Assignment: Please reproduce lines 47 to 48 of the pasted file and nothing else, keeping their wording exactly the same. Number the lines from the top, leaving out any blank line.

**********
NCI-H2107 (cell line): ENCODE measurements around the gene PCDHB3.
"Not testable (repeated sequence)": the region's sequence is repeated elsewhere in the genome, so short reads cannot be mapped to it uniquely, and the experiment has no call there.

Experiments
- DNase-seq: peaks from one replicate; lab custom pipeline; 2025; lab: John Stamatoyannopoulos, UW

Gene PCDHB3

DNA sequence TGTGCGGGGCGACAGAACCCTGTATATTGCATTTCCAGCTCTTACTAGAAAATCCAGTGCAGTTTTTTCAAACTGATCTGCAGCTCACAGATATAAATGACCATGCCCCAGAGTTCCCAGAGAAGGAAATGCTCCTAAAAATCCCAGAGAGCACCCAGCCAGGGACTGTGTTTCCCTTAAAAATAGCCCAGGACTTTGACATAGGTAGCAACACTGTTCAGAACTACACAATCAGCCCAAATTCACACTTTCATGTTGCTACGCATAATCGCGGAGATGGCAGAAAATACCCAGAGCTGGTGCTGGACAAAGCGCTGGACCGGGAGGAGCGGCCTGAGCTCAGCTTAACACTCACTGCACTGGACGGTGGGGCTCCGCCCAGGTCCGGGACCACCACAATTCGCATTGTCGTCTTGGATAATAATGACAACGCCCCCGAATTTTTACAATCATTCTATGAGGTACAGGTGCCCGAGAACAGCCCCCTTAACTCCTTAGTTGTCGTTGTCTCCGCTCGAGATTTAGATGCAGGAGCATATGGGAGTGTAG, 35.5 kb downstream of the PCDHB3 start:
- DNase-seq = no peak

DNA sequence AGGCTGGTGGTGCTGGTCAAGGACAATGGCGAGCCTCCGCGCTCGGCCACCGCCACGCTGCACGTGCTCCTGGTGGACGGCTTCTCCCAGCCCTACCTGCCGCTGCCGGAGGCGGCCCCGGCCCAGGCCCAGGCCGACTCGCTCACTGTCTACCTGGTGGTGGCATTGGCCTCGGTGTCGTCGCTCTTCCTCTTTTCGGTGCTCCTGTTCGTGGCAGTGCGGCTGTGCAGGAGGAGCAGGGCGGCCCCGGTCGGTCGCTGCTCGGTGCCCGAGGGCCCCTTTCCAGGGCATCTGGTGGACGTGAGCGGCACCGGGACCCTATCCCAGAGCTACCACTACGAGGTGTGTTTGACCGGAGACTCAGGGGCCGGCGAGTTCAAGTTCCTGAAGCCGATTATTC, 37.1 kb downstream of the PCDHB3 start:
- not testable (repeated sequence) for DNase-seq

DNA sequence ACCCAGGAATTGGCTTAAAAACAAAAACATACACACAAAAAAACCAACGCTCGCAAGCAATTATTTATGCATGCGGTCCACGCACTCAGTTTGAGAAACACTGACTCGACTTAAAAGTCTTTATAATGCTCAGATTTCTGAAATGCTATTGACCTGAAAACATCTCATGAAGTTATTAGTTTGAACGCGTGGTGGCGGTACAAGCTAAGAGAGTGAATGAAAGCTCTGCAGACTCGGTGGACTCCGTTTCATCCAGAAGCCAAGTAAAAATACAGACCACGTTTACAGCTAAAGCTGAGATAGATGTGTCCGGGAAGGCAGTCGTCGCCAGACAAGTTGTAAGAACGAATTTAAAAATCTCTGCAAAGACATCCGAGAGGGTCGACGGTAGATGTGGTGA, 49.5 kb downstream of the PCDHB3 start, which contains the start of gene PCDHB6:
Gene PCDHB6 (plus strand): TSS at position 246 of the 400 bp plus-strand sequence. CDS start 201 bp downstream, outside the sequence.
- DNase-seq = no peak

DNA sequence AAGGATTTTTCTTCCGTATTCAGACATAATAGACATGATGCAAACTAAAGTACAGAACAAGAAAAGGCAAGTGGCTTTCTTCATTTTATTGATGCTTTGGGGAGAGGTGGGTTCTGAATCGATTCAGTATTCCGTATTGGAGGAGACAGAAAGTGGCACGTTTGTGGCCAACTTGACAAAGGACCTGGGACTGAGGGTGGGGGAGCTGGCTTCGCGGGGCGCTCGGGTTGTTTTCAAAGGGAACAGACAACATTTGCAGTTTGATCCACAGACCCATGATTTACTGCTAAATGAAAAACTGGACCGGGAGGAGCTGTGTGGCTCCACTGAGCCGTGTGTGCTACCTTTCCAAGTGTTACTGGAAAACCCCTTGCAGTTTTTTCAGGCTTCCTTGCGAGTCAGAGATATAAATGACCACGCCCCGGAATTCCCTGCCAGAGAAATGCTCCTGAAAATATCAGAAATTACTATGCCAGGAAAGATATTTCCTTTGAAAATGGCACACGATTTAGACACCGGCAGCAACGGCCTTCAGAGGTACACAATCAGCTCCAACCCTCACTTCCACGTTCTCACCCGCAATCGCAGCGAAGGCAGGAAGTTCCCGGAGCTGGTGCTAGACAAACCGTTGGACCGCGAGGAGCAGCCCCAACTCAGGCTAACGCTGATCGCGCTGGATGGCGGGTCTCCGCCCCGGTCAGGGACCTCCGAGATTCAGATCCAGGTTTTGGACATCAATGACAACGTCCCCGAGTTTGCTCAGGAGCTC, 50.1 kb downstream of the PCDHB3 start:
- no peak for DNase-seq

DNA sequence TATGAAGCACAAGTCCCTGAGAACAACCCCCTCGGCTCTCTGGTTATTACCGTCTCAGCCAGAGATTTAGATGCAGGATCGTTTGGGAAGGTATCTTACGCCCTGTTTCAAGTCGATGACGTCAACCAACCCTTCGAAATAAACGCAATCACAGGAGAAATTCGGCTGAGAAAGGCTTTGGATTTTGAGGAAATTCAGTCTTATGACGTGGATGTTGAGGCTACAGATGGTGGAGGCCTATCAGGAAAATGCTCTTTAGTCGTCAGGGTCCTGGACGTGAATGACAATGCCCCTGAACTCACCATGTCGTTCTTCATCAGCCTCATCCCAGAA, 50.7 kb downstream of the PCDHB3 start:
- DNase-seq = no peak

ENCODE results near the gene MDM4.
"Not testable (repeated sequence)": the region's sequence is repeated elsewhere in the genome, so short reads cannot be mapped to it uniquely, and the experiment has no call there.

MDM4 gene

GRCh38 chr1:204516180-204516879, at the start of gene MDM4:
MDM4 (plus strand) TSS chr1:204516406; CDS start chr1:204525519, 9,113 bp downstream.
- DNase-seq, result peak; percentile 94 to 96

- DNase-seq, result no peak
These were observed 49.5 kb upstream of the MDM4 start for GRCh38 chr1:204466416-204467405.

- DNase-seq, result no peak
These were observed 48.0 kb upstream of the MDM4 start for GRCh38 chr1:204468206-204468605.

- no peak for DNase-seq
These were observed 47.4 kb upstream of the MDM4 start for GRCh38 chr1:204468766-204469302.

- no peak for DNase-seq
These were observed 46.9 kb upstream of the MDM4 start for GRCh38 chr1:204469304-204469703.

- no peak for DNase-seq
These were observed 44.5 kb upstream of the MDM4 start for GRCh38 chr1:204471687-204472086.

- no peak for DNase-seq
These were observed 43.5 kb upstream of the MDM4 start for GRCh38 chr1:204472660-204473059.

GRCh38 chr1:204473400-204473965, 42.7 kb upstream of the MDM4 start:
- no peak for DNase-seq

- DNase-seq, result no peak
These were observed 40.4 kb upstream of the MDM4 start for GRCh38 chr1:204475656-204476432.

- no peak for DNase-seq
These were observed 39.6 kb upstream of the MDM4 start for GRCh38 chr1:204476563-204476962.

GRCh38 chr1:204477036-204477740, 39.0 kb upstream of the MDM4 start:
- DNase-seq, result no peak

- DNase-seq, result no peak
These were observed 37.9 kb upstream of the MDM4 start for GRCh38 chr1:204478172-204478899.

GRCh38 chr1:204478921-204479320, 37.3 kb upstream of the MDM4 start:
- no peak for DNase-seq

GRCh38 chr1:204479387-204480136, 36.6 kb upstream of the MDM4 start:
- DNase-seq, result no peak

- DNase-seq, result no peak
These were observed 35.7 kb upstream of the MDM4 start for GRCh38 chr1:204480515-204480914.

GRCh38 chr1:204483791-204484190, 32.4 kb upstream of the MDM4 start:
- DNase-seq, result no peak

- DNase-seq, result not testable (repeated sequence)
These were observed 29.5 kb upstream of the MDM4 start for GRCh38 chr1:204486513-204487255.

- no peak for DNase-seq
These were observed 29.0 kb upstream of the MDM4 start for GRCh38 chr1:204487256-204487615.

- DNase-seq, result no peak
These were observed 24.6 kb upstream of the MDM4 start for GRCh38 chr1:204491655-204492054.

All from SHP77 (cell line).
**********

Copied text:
GRCh38 chr1:204479387-204480136, 36.6 kb upstream of the MDM4 start:
- DNase-seq, result no peak